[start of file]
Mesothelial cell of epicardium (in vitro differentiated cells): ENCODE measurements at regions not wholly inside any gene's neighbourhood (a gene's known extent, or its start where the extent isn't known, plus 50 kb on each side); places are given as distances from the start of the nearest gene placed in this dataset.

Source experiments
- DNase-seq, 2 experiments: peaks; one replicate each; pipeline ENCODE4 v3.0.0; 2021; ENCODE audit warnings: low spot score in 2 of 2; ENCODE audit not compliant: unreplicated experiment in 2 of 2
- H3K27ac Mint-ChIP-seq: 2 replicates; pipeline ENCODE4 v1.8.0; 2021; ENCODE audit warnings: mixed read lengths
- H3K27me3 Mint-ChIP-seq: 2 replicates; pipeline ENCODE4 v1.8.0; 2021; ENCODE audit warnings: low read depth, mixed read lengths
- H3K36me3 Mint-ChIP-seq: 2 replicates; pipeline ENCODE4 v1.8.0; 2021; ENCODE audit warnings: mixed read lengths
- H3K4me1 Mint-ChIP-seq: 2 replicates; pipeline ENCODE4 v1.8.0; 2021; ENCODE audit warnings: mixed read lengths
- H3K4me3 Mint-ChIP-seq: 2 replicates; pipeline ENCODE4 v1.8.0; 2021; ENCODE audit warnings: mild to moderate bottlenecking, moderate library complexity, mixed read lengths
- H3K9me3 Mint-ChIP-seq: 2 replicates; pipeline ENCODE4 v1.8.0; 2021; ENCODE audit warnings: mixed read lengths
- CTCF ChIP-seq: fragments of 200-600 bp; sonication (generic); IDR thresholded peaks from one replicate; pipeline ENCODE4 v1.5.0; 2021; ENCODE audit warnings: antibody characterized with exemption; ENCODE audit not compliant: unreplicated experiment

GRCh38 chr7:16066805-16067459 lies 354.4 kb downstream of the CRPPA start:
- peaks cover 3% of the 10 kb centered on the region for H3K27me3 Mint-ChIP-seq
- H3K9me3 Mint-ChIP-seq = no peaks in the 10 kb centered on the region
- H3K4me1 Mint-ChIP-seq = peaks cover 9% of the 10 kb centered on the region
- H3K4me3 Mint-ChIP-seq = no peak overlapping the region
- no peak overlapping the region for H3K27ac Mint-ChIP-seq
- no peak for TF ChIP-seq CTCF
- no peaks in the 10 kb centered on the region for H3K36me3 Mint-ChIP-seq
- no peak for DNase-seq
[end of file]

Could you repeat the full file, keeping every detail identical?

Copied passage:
Mesothelial cell of epicardium (in vitro differentiated cells): ENCODE measurements at regions not wholly inside any gene's neighbourhood (a gene's known extent, or its start where the extent isn't known, plus 50 kb on each side); places are given as distances from the start of the nearest gene placed in this dataset.

Source experiments
- DNase-seq, 2 experiments: peaks; one replicate each; pipeline ENCODE4 v3.0.0; 2021; ENCODE audit warnings: low spot score in 2 of 2; ENCODE audit not compliant: unreplicated experiment in 2 of 2
- H3K27ac Mint-ChIP-seq: 2 replicates; pipeline ENCODE4 v1.8.0; 2021; ENCODE audit warnings: mixed read lengths
- H3K27me3 Mint-ChIP-seq: 2 replicates; pipeline ENCODE4 v1.8.0; 2021; ENCODE audit warnings: low read depth, mixed read lengths
- H3K36me3 Mint-ChIP-seq: 2 replicates; pipeline ENCODE4 v1.8.0; 2021; ENCODE audit warnings: mixed read lengths
- H3K4me1 Mint-ChIP-seq: 2 replicates; pipeline ENCODE4 v1.8.0; 2021; ENCODE audit warnings: mixed read lengths
- H3K4me3 Mint-ChIP-seq: 2 replicates; pipeline ENCODE4 v1.8.0; 2021; ENCODE audit warnings: mild to moderate bottlenecking, moderate library complexity, mixed read lengths
- H3K9me3 Mint-ChIP-seq: 2 replicates; pipeline ENCODE4 v1.8.0; 2021; ENCODE audit warnings: mixed read lengths
- CTCF ChIP-seq: fragments of 200-600 bp; sonication (generic); IDR thresholded peaks from one replicate; pipeline ENCODE4 v1.5.0; 2021; ENCODE audit warnings: antibody characterized with exemption; ENCODE audit not compliant: unreplicated experiment

GRCh38 chr7:16066805-16067459 lies 354.4 kb downstream of the CRPPA start:
- peaks cover 3% of the 10 kb centered on the region for H3K27me3 Mint-ChIP-seq
- H3K9me3 Mint-ChIP-seq = no peaks in the 10 kb centered on the region
- H3K4me1 Mint-ChIP-seq = peaks cover 9% of the 10 kb centered on the region
- H3K4me3 Mint-ChIP-seq = no peak overlapping the region
- no peak overlapping the region for H3K27ac Mint-ChIP-seq
- no peak for TF ChIP-seq CTCF
- no peaks in the 10 kb centered on the region for H3K36me3 Mint-ChIP-seq
- no peak for DNase-seq